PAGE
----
Oh, sweet water. One of the key factors for healthy living is to be properly hydrated. Water is essential for nearly every organ and system in the body, which is 50 to 70 percent water. Water regulates body temperature, maintains cellular health, supports waste removal, and enables nutrient absorption.
Acute dehydration is responsible for most of the deaths in developing countries. But even in affluent nations, many people (70 percent in some countries) suffer from chronic low-level dehydration. Here is more information about why water is so important, how much water we need, how to get the most benefit from the water we drink.
Too Little Water
Dehydration has a detrimental effect on energy levels, appearance, and overall health. Insufficient water intake slows up the digestive system, because we need water to create the digestive juices. Lack of sufficient water can cause bloating, gas, nausea, and constipation.
Even mild dehydration can slow down the metabolism, encouraging weight gain and reducing energy levels. Chronic dehydration can cause fatigue, headaches, joint and muscle pain, irritability, anxiety, depression, and food cravings. Even a two percent drop in hydration levels can cause mental fuzziness. And athletic performance can drop as much as 30 percent if we are not properly hydrated when we exercise.
The really challenging part is that we may not even be aware that we are dehydrated. The thirst mechanism can be ignored by tenacious individuals. Our thirst mechanism also naturally decreases as we age. And sometimes thirst signals are mistaken for hunger.
Symptoms of chronic dehydration include migraines, unexplainable joint and muscular pain, heartburn, hypertension, and morning nausea.
Too Much Water
It is hard to drink too much water. You have to really try – drinking past the point of the stomach’s fullness several times a day – to get too much water. But we can throw off the body’s mineral balance.
If a person drinks more than 12 liters in 24 hours, has diarrhea, suffers from a kidney disease, or has congestive heart failure, it is possible to develop hyponatremia – but this is quite rare.
If you do find that you drink a lot of water but still feel thirsty, chances are you do not have enough minerals in your system. See the section below about water quality for ideas on how to be truly hydrated. If the feeling of chronic thirst is not relieved by taking trace minerals and drinking plenty of water, you may need to seek help from a health care professional.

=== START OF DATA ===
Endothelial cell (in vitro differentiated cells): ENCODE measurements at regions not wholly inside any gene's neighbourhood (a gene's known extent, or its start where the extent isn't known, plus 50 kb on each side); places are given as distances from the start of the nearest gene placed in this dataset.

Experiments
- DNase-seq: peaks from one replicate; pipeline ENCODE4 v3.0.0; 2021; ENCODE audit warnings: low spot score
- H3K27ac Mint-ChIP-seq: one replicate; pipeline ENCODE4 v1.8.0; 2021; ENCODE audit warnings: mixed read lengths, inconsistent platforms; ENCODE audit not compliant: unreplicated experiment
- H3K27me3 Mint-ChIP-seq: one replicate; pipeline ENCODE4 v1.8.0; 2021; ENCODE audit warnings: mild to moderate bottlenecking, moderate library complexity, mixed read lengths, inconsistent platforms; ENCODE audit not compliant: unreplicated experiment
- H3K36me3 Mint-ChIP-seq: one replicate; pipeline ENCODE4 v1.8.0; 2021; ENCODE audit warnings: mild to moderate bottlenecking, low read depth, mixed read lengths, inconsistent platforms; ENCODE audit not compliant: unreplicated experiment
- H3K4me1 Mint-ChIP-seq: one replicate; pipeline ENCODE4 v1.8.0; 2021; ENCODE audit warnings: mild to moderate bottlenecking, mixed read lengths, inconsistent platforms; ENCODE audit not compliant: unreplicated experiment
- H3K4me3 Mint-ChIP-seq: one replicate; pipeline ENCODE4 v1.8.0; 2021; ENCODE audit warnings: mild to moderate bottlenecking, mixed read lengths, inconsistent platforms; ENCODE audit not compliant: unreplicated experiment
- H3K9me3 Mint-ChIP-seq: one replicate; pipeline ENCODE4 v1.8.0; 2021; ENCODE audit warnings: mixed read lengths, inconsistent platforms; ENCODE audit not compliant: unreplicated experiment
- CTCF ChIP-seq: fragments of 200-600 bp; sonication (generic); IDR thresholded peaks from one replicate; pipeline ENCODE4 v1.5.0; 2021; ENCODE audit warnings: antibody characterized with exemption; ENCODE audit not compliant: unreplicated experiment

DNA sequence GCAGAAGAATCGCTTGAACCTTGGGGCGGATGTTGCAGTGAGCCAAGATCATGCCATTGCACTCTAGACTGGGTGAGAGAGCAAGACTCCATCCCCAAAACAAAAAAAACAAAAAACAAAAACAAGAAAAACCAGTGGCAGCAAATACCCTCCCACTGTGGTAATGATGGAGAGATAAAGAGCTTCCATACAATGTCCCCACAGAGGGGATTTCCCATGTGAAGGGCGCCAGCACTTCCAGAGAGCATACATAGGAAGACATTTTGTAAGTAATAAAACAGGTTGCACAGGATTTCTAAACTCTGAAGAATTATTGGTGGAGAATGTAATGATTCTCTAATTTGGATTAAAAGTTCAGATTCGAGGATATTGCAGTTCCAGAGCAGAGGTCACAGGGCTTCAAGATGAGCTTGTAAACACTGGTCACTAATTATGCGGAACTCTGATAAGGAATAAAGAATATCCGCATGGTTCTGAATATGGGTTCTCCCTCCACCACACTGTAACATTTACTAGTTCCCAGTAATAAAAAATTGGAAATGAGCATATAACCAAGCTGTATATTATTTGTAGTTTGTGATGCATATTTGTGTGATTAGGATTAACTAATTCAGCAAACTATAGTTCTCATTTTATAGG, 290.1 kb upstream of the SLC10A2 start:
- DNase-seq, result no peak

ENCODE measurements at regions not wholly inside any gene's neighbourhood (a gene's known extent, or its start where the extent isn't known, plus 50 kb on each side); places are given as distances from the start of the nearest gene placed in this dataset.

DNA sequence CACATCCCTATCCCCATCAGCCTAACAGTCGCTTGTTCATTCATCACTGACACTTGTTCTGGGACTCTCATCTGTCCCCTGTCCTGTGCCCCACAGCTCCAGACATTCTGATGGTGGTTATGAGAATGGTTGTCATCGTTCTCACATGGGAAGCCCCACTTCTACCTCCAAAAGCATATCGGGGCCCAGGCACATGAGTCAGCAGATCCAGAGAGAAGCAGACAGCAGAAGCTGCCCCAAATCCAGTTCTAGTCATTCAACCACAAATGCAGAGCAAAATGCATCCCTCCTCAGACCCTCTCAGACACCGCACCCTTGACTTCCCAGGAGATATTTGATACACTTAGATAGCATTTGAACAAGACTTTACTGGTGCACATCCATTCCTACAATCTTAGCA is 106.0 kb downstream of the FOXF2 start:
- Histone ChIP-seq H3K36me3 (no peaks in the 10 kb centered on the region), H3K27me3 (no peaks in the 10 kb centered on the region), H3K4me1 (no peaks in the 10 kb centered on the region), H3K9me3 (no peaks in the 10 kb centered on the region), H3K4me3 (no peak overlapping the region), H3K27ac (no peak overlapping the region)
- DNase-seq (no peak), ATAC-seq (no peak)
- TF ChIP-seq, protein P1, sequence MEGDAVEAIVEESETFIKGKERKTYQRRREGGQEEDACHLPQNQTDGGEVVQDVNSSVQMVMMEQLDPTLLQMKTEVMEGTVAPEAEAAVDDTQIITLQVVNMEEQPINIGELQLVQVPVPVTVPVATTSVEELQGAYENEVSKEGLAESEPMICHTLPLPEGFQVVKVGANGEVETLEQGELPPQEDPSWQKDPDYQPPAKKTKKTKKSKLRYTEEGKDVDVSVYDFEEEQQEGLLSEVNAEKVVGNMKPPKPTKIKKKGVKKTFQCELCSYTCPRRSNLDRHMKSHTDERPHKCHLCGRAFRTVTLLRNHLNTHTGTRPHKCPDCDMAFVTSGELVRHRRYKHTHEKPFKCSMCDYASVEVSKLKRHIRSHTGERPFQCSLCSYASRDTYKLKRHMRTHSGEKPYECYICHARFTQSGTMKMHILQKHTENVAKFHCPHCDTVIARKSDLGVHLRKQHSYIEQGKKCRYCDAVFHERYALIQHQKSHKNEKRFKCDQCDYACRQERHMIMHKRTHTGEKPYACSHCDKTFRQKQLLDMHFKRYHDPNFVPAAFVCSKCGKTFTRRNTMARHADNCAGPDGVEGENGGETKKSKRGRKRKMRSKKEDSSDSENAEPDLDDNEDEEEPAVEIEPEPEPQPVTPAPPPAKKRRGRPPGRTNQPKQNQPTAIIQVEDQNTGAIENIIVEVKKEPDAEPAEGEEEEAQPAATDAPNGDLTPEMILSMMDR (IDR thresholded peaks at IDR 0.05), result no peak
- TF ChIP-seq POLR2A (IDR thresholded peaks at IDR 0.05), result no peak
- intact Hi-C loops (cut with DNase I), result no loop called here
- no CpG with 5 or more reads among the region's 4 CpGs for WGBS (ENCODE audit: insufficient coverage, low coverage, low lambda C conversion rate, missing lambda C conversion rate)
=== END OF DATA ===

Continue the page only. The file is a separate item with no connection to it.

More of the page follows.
The old adage to drink eight ounces of water, eight times a day has been popular for many decades. This is still a good base if you do not want to pull out the calculator. But while expert opinions vary, the general consensus is to modulate your water intake based on your size, activity level, and the other types of liquids you consume.
The basic formula is to divide your weight (in pounds) in half, and drink that number of ounces of water per day. So if you weigh 150 pounds, you would drink 75 ounces as a minimum.
You would need to add more water to this equation for each other type of beverage that your drink. Alcohol, caffeine, and sugar all dehydrate the body by reducing the effectiveness of water transfer systems. So for each cup of soda, coffee, and even sports drinks that you consume, drink another cup of water on top of your formula. For each ounce of alcohol, drink two additional ounces of water.
Quality Over Quantity
True hydration is dependent on more than just the amount of water you drink. In order for cells to actually absorb the water, the body needs to have the right balance of electrolytes and minerals. Otherwise the water you drink can pass right through, strip minerals from your body, and actually leave you more dehydrated than you were before.
To be sure your cells actually absorb the water you drink, eat plenty of fresh fruits and vegetables. Consider adding sea vegetables and other mineral-rich foods in your diet, and take a mineral supplement that includes trace minerals. Add a little fresh lemon juice to your water to ensure proper electrolyte balance. A dash of Himalayan or other mineral-rich salt in your water can help ensure you maintain the proper mineral balance.
Essential fatty acids (flax seeds, chia seeds, walnuts) are also necessary to maintain healthy cellular membranes, which is what allows cells to absorb and hold the water they need.
Water is life. Humans, plants, and most living creatures on this planet are made of water. Just like a plant, we can survive for a long time with insufficient water. But to be truly vibrant and abundant, we need to be sure our cells are properly hydrated.